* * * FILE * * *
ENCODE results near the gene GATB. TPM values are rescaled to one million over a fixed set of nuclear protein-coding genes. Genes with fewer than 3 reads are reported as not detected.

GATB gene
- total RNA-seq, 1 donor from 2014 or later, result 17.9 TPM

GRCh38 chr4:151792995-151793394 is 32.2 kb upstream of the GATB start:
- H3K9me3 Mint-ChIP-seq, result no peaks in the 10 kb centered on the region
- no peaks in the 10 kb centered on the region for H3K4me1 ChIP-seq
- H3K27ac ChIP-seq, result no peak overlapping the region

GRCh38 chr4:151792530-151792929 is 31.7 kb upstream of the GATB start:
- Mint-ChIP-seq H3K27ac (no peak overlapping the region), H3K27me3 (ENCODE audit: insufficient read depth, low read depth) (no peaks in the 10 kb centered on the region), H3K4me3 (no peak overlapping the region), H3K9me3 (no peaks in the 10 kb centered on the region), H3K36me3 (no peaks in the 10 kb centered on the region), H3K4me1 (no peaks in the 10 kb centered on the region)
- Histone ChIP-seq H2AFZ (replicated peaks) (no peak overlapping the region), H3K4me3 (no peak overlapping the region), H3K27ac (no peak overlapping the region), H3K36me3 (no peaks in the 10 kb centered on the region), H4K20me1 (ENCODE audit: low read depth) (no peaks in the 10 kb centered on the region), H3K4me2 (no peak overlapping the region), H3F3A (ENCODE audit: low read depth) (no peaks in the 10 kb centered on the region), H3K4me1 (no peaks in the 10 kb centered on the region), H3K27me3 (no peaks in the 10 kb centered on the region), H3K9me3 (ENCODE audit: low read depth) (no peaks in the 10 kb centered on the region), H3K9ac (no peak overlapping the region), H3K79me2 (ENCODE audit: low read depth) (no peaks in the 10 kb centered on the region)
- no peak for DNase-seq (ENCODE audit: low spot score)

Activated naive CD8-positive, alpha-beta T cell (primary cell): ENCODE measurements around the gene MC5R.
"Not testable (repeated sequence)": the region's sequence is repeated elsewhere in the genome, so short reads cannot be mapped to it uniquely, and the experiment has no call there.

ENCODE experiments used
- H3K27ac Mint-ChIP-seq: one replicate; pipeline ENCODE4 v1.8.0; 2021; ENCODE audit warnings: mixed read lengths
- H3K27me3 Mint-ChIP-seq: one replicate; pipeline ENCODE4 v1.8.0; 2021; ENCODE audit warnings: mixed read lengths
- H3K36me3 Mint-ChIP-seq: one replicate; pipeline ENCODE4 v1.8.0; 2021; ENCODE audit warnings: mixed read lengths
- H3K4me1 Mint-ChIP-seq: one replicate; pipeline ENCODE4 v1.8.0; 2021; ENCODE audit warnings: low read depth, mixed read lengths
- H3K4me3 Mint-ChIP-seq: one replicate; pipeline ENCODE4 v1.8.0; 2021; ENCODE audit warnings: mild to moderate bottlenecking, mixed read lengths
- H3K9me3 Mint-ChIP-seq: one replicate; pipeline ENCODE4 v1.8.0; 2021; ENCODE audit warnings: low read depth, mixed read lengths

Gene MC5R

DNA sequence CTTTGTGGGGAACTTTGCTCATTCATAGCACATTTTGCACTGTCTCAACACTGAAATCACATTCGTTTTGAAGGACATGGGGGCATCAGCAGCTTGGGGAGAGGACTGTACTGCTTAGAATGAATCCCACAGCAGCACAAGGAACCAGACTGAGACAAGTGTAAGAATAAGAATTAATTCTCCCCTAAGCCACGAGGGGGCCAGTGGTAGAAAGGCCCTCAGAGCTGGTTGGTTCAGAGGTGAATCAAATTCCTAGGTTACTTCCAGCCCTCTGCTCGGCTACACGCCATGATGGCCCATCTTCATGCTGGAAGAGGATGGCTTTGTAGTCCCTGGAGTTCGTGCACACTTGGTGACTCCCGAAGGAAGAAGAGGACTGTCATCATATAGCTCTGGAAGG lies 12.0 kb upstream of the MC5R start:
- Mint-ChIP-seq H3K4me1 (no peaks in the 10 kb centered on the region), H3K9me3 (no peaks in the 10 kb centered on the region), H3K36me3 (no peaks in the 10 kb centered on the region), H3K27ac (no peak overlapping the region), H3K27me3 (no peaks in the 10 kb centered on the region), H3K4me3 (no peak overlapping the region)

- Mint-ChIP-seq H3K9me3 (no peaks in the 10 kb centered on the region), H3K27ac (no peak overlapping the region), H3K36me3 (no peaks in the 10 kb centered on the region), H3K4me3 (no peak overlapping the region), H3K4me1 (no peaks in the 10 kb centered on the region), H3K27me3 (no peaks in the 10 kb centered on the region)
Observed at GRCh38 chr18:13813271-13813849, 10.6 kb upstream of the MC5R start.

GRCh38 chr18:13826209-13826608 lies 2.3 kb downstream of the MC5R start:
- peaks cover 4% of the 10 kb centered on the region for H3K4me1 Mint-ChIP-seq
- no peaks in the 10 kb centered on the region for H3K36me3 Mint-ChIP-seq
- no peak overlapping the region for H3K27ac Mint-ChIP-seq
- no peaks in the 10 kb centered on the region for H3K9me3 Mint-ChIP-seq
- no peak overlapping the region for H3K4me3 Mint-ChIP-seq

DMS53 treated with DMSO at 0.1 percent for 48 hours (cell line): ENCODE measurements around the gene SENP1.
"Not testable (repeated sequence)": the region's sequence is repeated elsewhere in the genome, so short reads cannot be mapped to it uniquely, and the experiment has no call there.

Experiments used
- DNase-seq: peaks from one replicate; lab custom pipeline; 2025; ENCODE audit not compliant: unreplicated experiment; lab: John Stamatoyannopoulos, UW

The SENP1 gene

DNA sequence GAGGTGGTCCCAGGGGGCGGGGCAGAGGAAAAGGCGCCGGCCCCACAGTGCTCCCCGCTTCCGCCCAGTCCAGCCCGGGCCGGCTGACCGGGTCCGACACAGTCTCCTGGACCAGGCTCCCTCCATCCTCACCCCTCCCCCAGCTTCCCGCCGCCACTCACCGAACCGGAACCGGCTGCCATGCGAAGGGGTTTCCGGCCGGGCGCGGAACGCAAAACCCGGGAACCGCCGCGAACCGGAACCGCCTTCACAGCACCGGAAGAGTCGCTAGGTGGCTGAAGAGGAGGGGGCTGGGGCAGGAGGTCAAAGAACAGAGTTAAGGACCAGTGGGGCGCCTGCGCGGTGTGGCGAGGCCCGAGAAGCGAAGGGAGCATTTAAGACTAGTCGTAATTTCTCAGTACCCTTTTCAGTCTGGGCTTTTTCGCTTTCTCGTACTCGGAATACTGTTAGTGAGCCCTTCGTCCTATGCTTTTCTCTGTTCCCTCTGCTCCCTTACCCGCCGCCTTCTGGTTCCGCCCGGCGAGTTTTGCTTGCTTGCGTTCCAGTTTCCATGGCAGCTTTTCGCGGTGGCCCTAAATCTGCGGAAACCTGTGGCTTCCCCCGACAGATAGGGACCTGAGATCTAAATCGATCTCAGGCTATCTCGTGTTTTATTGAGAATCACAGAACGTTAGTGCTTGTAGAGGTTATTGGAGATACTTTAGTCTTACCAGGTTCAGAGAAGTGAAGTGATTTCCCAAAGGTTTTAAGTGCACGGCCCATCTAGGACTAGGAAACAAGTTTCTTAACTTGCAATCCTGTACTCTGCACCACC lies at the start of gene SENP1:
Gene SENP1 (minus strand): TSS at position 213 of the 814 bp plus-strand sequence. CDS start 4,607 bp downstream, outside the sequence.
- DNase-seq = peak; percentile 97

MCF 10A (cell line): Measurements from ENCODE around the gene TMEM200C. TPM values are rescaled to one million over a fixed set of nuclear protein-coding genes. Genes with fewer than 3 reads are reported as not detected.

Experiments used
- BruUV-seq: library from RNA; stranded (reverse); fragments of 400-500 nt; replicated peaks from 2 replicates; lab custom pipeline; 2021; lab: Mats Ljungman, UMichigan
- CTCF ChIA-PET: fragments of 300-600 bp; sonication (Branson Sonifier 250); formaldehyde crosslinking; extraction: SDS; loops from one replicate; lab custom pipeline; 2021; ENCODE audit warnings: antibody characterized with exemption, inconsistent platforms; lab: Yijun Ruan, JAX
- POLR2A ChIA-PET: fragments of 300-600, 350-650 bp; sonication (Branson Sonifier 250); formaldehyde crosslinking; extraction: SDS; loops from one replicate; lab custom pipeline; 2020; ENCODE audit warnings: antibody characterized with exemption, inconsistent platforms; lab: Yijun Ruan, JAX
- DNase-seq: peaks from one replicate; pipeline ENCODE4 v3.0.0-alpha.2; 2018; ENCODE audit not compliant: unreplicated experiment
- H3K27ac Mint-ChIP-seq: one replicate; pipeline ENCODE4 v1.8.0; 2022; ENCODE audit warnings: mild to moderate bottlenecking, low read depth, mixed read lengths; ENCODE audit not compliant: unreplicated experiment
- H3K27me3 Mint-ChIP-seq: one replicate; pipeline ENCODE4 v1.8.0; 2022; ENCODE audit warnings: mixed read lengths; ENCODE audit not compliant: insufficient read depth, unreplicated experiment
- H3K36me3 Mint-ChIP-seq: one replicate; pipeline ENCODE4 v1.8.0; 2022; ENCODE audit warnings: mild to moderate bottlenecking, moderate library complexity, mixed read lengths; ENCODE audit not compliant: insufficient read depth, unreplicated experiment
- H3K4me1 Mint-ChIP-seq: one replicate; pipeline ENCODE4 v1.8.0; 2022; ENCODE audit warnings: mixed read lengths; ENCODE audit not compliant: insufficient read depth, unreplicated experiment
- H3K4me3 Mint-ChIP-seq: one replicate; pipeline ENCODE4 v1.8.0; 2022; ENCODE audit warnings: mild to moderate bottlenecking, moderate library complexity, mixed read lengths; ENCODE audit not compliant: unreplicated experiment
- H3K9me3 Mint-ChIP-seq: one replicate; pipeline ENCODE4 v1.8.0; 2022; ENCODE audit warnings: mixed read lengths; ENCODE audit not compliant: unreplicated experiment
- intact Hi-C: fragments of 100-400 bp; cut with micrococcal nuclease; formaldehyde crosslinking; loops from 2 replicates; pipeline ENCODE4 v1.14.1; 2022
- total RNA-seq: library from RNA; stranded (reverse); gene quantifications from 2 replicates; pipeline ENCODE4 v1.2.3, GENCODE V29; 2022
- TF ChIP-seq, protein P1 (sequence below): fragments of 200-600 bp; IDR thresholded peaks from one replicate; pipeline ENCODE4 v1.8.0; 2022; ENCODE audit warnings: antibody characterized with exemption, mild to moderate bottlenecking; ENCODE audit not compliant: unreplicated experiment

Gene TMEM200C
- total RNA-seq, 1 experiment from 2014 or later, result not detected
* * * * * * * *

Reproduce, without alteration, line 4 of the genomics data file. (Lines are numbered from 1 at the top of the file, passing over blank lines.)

GRCh38 chr4:151792995-151793394 is 32.2 kb upstream of the GATB start: